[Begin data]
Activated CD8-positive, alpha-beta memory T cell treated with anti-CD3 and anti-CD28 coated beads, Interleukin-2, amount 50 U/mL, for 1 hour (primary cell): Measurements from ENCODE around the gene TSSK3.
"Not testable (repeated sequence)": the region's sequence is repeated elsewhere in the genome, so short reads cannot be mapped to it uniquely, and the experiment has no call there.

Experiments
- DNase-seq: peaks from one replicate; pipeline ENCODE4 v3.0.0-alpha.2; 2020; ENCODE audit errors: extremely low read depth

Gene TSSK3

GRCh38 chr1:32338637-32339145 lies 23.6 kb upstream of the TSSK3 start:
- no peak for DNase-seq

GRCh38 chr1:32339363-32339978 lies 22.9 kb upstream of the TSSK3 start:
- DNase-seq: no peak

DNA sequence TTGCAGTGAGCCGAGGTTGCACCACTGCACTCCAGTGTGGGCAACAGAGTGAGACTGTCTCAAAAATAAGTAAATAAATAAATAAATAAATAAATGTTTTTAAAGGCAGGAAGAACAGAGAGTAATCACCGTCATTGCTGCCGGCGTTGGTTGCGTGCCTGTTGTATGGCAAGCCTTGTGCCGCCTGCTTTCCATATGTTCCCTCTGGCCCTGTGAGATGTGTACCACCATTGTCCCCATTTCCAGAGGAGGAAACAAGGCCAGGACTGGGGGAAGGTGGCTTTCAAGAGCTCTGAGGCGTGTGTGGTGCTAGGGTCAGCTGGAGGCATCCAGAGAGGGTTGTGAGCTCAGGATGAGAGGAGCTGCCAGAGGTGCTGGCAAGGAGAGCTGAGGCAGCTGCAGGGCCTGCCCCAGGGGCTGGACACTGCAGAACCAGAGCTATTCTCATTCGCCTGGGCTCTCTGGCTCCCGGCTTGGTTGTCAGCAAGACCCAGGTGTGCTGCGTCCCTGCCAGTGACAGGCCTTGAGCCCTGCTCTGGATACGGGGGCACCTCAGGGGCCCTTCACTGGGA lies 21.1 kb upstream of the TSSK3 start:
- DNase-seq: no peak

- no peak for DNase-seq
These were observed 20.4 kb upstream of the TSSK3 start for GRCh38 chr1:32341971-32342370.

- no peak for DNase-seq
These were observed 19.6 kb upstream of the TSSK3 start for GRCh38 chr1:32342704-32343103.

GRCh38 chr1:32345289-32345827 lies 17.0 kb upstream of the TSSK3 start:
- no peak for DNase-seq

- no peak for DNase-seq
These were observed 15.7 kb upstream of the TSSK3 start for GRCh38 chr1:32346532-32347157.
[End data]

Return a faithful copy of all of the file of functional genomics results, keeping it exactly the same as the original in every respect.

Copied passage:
Activated CD8-positive, alpha-beta memory T cell treated with anti-CD3 and anti-CD28 coated beads, Interleukin-2, amount 50 U/mL, for 1 hour (primary cell): Measurements from ENCODE around the gene TSSK3.
"Not testable (repeated sequence)": the region's sequence is repeated elsewhere in the genome, so short reads cannot be mapped to it uniquely, and the experiment has no call there.

Experiments
- DNase-seq: peaks from one replicate; pipeline ENCODE4 v3.0.0-alpha.2; 2020; ENCODE audit errors: extremely low read depth

Gene TSSK3

GRCh38 chr1:32338637-32339145 lies 23.6 kb upstream of the TSSK3 start:
- no peak for DNase-seq

GRCh38 chr1:32339363-32339978 lies 22.9 kb upstream of the TSSK3 start:
- DNase-seq: no peak

DNA sequence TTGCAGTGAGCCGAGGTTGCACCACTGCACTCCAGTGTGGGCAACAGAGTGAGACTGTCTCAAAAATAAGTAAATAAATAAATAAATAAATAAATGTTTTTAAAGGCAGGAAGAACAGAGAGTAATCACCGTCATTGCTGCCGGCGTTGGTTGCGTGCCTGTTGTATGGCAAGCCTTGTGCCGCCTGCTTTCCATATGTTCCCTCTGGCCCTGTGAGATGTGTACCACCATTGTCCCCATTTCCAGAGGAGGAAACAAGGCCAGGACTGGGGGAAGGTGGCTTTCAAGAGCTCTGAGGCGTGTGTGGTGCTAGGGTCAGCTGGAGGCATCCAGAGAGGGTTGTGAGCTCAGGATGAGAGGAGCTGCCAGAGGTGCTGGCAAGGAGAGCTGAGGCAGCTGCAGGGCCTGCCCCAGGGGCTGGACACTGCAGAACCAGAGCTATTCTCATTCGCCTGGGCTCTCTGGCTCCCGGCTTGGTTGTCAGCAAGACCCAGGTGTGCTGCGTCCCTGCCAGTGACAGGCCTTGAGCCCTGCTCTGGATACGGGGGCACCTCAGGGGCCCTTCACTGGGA lies 21.1 kb upstream of the TSSK3 start:
- DNase-seq: no peak

- no peak for DNase-seq
These were observed 20.4 kb upstream of the TSSK3 start for GRCh38 chr1:32341971-32342370.

- no peak for DNase-seq
These were observed 19.6 kb upstream of the TSSK3 start for GRCh38 chr1:32342704-32343103.

GRCh38 chr1:32345289-32345827 lies 17.0 kb upstream of the TSSK3 start:
- no peak for DNase-seq

- no peak for DNase-seq
These were observed 15.7 kb upstream of the TSSK3 start for GRCh38 chr1:32346532-32347157.